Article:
by Michael Davidson
Whenever I’m lost, in need of help, direction. Whenever I forget where I’ve come from, who I am, where I need to be getting to. I resort to the same fix, the compact in my pocket. Always reliable. Pointing the way when the way isn’t obvious. At least to me. Ever since mom packed up her things and left, leaving only one of her belongings behind by accident in the most conspicuous of all places: the bathroom sink, at the bottom of the basin, her compact. Plastic and green.
When I came home from high school, tired, hungry. On that day many years ago and found the note that mom had written, smeared where a tear might or might not have fallen, the first place I traveled to, maybe to check and make sure my only mom really was gone, was their bathroom, mom’s and dad’s.
I opened the drawer, the one that used to be hers, crammed with mascara, bobby pins, brushes, rouges, cotton balls, and nail polishes, lipsticks and scrunchies. That is to say, messy with the paraphernalia that painted her, held her together before going out and dancing. Interacting with the world she called hers. I opened this drawer looking for a sign that contradicted her note, expecting this sign. But there was none. The drawer rattled on its railing in agreement with her words. Empty. Gone.
Devin wanted to cry on that day many years ago. I knew that he would’ve shed tears in the mirror above the sink, he would’ve turned red and puffy. He would’ve balled. Then I would’ve had trouble breathing afterwards. Had a headache to relieve with aspirin. But I made an effort to keep my face down, the fear too strong inside me, afraid of my new reality, afraid of the pimple on my forehead. Mom, I said. I said, Mom, did you really leave.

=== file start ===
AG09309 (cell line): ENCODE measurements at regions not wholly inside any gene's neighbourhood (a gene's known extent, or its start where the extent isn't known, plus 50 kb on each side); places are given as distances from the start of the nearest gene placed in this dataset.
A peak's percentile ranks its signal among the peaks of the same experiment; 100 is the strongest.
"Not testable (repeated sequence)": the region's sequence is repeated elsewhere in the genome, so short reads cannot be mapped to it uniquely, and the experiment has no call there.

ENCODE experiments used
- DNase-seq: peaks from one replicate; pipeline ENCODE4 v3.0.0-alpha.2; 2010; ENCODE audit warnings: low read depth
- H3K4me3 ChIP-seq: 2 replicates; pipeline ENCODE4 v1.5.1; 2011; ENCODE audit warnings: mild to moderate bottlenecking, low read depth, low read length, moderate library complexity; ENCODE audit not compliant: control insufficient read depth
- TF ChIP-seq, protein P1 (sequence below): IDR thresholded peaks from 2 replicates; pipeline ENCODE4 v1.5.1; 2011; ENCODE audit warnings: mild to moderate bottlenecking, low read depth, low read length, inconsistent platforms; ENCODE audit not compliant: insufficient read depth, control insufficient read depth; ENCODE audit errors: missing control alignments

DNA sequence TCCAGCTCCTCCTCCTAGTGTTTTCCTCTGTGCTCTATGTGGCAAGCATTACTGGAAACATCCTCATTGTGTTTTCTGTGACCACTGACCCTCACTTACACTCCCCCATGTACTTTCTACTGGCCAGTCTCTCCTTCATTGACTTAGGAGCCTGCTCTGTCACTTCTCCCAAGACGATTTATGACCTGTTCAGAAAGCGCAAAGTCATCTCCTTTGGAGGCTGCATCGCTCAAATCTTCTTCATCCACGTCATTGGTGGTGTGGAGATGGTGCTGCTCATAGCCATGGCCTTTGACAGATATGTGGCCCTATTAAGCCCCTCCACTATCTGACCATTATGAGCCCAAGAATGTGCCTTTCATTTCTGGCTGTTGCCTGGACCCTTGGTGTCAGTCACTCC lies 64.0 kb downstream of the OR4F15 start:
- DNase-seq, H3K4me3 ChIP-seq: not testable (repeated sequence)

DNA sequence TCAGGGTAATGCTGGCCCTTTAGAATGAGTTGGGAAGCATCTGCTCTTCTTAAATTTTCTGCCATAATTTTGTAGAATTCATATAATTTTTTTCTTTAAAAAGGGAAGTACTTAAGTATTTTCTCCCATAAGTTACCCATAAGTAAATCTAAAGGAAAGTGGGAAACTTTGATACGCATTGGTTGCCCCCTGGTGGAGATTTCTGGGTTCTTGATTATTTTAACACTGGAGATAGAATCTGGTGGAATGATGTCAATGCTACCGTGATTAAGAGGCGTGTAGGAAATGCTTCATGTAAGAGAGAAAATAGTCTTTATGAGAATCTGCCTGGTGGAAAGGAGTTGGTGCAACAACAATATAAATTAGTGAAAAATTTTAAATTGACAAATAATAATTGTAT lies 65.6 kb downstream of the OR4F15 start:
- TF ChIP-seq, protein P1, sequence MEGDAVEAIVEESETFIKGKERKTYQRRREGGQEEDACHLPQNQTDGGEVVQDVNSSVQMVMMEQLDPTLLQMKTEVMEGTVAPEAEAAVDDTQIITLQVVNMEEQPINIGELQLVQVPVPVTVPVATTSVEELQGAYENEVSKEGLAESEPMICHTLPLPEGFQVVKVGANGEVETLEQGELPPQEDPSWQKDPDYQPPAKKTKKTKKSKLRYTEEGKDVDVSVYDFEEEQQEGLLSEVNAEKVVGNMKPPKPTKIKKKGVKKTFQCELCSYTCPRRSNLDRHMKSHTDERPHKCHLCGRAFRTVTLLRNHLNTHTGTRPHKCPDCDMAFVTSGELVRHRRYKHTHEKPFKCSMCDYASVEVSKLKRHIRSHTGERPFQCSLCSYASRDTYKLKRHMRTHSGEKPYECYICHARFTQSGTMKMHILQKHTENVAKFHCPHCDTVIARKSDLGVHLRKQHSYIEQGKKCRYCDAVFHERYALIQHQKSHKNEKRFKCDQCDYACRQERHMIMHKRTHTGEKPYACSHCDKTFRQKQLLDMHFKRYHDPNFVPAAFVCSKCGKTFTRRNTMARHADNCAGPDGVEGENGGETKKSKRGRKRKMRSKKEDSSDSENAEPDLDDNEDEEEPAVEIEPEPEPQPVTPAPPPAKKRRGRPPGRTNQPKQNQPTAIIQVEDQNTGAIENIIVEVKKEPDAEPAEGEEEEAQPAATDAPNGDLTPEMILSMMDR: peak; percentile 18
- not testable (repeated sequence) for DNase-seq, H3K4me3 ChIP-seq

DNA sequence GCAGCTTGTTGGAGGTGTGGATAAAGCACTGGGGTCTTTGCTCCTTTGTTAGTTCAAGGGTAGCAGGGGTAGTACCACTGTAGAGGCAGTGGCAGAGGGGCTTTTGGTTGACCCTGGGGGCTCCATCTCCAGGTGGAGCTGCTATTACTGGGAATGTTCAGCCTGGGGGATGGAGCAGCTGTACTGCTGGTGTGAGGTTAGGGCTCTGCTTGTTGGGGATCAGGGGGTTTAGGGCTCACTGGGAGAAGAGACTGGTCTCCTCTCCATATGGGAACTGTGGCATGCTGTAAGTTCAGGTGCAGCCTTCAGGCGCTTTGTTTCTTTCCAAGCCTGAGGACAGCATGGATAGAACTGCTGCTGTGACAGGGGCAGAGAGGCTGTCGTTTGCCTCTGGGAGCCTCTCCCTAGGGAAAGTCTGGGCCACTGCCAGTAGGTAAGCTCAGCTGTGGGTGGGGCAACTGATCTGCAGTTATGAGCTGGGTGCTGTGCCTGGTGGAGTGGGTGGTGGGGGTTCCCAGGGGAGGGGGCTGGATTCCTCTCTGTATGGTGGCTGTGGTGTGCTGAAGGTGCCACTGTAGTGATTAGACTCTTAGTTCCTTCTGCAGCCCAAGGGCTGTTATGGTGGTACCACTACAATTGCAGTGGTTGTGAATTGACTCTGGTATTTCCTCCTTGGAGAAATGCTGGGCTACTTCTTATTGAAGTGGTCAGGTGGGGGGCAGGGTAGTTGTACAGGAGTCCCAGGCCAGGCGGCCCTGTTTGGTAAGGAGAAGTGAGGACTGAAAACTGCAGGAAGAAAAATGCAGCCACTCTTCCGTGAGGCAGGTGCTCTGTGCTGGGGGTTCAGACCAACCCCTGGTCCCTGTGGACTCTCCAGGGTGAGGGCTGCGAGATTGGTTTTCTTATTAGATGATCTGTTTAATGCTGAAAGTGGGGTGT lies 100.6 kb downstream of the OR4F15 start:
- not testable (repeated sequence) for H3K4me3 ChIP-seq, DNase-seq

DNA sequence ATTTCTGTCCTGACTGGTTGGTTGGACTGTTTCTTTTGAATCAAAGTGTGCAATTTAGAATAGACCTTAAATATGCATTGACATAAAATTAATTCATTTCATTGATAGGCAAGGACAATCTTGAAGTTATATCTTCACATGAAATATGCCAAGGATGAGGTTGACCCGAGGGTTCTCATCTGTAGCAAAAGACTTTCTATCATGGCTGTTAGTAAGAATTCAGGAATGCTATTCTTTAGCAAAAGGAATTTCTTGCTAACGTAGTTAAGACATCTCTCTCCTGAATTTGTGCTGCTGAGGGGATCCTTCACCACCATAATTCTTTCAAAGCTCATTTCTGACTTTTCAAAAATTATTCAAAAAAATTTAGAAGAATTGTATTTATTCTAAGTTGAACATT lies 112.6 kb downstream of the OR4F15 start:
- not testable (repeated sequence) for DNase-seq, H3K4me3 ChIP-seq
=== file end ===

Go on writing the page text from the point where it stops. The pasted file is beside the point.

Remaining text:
Part of me was happy for her. She’d be better off now, away from dad. That man who had grown distant, fallen out of love, went so far as to bring another woman, a brazen coquet, over for a dinner that mom had cooked. This, along with other instances of unfaithfulness, was recorded in mom’s note.
But that was no excuse to leave me, her only child, her only son. I said that then, and I say it now, when I’m reminded of the way she abandoned me. After all, I was still young – going on sixteen – still needed her, required maternal care. Dad wouldn’t have home-cooked food on the table, my favorite chicken, my favorite rice. Dad wouldn’t wash my clothes, keep the apartment respectable looking, fragrant smelling, everything more-or-less ordered and in its proper place. Dad was a man.
The note told me quite plainly that she loved me, that I meant the world to her. The world. But dad and his ways had stifled and hurt her, kept her from being happy, and her life only went on as she wilted alone in this apartment, unloved and aging. She had to do something for herself. She deserved more. I asked myself then, More than me. I asked, I wasn’t enough, the world wasn’t enough, mom.
Yes must’ve been her answer to my questions because she had already packed her bags, left. No consulting me beforehand, no arrangements to see her son in the future, in some foreign city far away from dad. No, she had left me in haste. Leaving only her compact behind. The last remnant of mom. Other than her note.